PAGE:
A few papers calculated or presented data on the time between the conference presentation and the final appearance of the publication. The delay is usually around the two year mark.

This conference presentation conversion rate might be a measure that researchers can use to convince tenure and promotion committees that they are likely to be productive in the future. If more than a third of your posters have been turned into papers in a certain time frame, you are definitely ahead of the game.

There doesn’t seem to be any hints of a relationship between the field of research or the size of the conference in whether a presentation becomes a paper. That said, a couple of papers did use the opportunity to claim that higher conversion rates were indicative of the “high quality” of particular conferences (Durawalla et al. 2015; Kinsella et al. 2015).

Of course, once I had a benchmark, I had to know if I was beating it.

I opened my CV and counted 36 conference posters in my academic career (excluding local meetings on my own campus). So far, 32 of those have been turned into publications, a very satisfying 88% conversion rate.

But... this is a little misleading. Most of the studies had a time limit on getting those abstracts published. It was usually something like four or five years. If I knocked out papers that were five years or more between poster and publication (seven of them), my conversion rate drops to 69.4%. Which is... still not bad, actually. (But that one eight year delay between poster and paper... ugh.)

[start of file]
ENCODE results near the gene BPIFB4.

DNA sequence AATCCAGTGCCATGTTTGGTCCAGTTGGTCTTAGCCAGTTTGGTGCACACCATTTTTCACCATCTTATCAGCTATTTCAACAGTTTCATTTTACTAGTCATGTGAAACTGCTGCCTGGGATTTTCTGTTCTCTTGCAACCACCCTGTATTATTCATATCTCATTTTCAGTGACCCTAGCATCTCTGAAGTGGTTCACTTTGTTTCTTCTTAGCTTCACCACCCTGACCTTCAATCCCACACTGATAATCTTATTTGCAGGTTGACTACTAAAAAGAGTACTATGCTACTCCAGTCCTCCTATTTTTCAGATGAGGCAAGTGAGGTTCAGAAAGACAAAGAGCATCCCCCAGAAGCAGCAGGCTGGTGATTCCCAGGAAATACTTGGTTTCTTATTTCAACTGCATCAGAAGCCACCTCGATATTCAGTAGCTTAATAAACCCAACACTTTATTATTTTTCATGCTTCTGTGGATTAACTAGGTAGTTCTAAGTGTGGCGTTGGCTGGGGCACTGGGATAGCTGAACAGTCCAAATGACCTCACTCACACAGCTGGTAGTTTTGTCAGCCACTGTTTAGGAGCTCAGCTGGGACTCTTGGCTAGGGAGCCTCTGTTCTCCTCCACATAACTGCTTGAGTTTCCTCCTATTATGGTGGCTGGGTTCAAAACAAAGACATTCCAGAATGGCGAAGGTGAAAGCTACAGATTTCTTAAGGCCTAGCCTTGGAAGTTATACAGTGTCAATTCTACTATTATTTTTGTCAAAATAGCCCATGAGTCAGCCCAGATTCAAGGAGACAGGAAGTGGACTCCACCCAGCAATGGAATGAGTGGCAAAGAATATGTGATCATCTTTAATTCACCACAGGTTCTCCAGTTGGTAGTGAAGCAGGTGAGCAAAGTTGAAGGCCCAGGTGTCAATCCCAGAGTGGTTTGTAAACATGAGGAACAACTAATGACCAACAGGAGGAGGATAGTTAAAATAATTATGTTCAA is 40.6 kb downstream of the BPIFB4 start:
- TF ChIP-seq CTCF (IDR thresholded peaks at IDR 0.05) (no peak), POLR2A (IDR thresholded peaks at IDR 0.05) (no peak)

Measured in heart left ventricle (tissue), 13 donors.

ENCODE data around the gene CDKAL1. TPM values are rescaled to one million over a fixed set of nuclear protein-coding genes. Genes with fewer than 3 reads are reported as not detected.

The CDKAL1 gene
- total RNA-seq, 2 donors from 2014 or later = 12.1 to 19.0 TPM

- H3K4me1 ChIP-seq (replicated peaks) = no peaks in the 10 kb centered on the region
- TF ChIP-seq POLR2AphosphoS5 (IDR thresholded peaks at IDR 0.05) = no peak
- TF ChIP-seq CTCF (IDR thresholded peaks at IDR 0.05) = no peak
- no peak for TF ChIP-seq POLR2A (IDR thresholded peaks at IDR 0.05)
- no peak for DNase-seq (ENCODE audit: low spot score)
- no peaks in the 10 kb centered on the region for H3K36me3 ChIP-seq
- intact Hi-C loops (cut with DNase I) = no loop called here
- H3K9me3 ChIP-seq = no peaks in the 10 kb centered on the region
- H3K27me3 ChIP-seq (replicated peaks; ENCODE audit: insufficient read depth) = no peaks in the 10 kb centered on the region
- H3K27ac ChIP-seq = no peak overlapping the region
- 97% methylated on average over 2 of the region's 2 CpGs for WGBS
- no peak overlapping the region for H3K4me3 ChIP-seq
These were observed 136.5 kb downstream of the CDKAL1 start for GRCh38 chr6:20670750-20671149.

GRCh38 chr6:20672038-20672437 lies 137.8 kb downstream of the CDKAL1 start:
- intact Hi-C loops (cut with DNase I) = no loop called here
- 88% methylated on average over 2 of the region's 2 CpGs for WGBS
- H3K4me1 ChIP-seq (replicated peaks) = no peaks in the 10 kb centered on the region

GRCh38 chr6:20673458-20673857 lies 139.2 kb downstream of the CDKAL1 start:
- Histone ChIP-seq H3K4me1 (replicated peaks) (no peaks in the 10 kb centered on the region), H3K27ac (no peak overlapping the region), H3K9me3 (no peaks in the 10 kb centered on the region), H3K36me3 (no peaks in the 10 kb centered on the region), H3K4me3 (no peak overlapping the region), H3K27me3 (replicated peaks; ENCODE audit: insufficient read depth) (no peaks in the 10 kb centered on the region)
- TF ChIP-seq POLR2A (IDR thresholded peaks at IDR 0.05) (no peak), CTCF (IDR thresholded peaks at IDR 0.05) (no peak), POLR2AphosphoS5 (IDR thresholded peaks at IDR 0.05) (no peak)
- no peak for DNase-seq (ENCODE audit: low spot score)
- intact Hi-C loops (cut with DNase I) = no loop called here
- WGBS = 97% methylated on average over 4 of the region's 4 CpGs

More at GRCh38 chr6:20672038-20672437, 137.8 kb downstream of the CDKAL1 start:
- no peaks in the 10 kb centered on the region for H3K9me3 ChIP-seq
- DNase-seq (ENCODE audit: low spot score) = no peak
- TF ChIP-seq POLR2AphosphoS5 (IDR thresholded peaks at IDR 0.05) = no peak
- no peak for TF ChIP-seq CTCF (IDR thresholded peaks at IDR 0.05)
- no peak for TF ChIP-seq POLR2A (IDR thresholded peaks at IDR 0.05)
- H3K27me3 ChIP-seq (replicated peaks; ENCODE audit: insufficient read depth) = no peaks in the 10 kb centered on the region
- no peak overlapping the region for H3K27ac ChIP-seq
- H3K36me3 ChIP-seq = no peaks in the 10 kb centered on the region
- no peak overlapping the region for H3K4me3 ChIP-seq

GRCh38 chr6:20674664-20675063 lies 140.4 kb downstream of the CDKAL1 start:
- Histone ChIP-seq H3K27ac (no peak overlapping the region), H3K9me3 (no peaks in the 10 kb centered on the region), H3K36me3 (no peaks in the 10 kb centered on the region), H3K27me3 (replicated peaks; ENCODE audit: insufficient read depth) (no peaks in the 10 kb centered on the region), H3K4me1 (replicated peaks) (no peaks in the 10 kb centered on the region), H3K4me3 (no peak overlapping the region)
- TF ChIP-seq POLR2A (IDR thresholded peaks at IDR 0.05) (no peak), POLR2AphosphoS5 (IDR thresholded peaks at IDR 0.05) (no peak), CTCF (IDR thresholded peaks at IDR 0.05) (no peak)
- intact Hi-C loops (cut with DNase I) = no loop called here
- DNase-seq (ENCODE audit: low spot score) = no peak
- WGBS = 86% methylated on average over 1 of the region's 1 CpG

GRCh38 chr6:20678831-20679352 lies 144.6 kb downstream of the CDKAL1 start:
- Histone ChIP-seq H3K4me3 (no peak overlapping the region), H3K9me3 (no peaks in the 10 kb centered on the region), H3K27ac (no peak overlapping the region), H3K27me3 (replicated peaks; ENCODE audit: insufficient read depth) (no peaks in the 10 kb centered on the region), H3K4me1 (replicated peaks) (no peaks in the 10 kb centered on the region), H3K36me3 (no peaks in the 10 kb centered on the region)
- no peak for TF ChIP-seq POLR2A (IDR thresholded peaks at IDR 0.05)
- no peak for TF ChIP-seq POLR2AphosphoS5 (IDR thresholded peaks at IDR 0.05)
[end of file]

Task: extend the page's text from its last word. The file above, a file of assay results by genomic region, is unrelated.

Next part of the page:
The ratio of posters to papers is nowhere near one to one, though. Sometimes projects made it onto multiple posters before being published as a single paper. One project got presented as a poster seven times before I was able to seal the deal and publish the project in a journal. My 32 poster presentations yielded 17 publications.

The reverse is true, too: there are some papers that I never presented at conferences, either as a talk or poster.

This topic seems to be an unexpectedly rich vein of meta-science. I would love to see an analysis from one of the mega-conferences, like the Neuroscience or American Geophysical Union meetings.

Extra special thanks!

This week’s post would have been impossible without the generosity of the awesome Biochem Belle! She first mentioned the poster to paper puzzle on Twitter. Then she saved me a bucket of work by creating a Google document with links to the papers below. Belle:

Additional, 9 April 2016: I ran a poll on Twitter asking people how many of their posters eventually turned into talks. I got 6o votes, which is not a bad sample size. Here are the results:

I am a little surprised by these results. These results are not exactly in line with the published results I summarize in the main part of the post. Maybe it reflects that scientists on Twitter are a more awesome subset of conference goers.

Update, 31 May 2016: I found a new paper which documents the lowest conversion from conference presentation to publication I have found yet. Disappointingly, it’s at a conference for medical publication professionals. Just 2.26% of posters turned into papers (3/133), and just 3.26% of talks became papers (1/31). Biochem Belle is also keeping track, and found another paper I missed. I have updated my box plot and t-test results accordingly: